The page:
The Rickey was made D.C.'s official cocktail in 2011, but at the time, District residents didn't have any local spirits with which to make the drink. That was until 2012, when Uselton and Michael Lowe decided to lease a warehouse in the Northeast Washington neighborhood of Ivy City and start up New Columbia Distillers. The company became the first distiller in D.C. in a century and put out its first batch of Green Hat gin in October. Uselton said the whole process was easy.
What's the reaction been?
Response has been really good. In the District, we're allowed to self-distribute. Basically, bars and restaurants and liquor stores have been excited about having a local option.
How did you come up with Green Hat's taste?
What we were after is, we tried probably 100 gins that were commercially available and figured out if you want really forwardy juniper or citrusy gins, there are a lot of them out there. We decided we wanted something with a more earthy quality. We used sage and celery seed, things that would give us a note you couldn't find in other gins.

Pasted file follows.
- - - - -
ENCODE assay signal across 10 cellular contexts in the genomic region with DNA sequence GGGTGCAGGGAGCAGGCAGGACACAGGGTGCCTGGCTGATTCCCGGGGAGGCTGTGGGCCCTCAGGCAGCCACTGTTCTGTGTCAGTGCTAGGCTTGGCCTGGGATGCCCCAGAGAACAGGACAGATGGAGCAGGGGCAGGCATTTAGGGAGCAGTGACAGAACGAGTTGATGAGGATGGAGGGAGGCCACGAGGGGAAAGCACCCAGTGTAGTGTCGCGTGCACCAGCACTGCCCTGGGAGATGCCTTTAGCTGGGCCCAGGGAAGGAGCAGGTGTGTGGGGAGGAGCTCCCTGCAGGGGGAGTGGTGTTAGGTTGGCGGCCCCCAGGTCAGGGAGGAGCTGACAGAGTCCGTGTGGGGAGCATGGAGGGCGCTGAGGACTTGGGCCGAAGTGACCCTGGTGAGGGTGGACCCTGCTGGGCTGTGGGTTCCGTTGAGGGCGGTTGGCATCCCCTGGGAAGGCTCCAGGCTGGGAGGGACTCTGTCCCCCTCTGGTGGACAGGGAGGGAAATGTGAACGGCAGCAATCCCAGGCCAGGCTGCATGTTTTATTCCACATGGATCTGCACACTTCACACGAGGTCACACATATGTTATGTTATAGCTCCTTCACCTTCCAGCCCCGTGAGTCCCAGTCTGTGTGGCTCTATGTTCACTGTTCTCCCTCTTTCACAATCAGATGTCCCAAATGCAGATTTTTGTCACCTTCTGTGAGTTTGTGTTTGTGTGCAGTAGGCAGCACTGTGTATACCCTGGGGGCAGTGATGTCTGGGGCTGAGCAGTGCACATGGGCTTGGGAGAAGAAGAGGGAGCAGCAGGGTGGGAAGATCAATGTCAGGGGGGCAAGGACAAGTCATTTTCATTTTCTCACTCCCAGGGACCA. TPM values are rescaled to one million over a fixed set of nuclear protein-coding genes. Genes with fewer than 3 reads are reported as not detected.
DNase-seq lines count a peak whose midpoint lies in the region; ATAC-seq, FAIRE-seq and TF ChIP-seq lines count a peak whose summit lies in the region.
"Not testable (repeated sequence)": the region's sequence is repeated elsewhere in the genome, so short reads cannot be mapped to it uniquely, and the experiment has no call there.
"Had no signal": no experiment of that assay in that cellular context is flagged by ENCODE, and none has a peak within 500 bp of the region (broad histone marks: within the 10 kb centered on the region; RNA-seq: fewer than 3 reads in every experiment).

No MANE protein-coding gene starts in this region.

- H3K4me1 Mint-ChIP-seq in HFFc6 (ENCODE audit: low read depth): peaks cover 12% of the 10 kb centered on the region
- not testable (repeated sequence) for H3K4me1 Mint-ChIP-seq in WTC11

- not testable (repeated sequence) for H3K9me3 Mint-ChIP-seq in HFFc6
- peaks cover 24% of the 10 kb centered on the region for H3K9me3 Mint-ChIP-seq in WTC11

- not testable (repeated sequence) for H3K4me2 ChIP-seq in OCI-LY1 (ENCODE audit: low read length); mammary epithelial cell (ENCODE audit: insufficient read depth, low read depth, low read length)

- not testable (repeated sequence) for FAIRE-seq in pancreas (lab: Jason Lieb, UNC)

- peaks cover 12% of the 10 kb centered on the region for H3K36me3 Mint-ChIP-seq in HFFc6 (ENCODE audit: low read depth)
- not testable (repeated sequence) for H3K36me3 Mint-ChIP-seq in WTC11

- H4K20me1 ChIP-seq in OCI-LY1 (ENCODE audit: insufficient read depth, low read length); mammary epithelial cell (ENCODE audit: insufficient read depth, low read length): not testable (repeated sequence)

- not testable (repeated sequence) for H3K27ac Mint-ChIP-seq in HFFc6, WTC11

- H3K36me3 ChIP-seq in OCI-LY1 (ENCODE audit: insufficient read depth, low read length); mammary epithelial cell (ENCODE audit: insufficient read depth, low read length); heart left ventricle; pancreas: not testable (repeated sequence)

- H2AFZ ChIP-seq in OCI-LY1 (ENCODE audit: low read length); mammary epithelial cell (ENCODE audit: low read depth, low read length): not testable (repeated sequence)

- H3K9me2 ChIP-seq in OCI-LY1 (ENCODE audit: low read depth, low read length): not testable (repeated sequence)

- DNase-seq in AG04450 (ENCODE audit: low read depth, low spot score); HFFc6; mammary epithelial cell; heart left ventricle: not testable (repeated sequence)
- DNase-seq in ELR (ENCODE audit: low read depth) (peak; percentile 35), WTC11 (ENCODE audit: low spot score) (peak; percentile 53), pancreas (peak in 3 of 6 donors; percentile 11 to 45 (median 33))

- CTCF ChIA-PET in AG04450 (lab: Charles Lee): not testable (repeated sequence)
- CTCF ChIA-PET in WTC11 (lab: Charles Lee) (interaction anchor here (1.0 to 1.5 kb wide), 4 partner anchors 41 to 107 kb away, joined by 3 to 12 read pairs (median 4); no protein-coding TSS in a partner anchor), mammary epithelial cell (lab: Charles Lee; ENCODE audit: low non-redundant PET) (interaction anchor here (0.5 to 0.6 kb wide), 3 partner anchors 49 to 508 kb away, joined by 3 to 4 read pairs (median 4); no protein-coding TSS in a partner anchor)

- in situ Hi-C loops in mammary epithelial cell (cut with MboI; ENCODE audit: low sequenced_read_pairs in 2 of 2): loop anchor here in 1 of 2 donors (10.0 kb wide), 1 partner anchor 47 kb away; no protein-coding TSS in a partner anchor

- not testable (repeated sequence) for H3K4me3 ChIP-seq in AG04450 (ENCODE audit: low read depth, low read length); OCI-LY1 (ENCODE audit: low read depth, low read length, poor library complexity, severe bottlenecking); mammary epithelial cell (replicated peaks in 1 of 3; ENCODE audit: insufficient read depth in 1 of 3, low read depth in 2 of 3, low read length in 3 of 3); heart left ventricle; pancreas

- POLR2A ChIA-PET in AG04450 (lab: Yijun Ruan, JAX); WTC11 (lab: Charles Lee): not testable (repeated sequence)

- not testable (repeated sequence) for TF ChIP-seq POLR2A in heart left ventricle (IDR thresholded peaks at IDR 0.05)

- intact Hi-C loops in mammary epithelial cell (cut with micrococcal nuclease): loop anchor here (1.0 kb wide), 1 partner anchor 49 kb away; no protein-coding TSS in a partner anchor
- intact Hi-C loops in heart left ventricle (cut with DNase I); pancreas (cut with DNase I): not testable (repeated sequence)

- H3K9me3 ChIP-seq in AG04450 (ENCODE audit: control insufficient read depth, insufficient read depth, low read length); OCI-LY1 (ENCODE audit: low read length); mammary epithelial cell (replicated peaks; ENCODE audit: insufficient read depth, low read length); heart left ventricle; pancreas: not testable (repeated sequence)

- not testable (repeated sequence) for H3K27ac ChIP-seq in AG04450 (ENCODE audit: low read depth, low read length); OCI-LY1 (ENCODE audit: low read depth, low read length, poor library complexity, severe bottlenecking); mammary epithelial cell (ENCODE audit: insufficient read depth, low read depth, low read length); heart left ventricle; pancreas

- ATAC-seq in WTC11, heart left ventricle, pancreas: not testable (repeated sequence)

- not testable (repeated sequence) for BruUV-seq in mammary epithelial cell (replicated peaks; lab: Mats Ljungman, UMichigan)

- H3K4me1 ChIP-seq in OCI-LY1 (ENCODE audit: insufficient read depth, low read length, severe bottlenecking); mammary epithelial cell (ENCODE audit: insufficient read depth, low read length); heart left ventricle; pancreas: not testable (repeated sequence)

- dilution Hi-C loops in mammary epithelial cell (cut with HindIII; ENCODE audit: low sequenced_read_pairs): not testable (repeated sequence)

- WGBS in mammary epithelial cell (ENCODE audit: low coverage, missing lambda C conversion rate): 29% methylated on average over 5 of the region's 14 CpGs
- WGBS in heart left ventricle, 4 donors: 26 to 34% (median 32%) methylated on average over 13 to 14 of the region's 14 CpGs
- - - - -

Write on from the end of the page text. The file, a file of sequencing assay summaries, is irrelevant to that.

Any plans to expand your distillery?
We have two seasonal gins coming out. One will be a spring/summer seasonal in April, with more citrus and floral notes. And then a winter gin to be released in November. We're also doing experiments with rye whiskey, putting them into small barrels to do experiments with. Then we're going to do full-size mashes and put them into full-size barrels and age them for at least four years.
What's the best way to enjoy Green Hat gin?
It works really well in something like a gin and tonic. But you've got to make a good Rickey if you're going to be in the District. It also works really well on its own or in a martini.
-- Andy Brownfield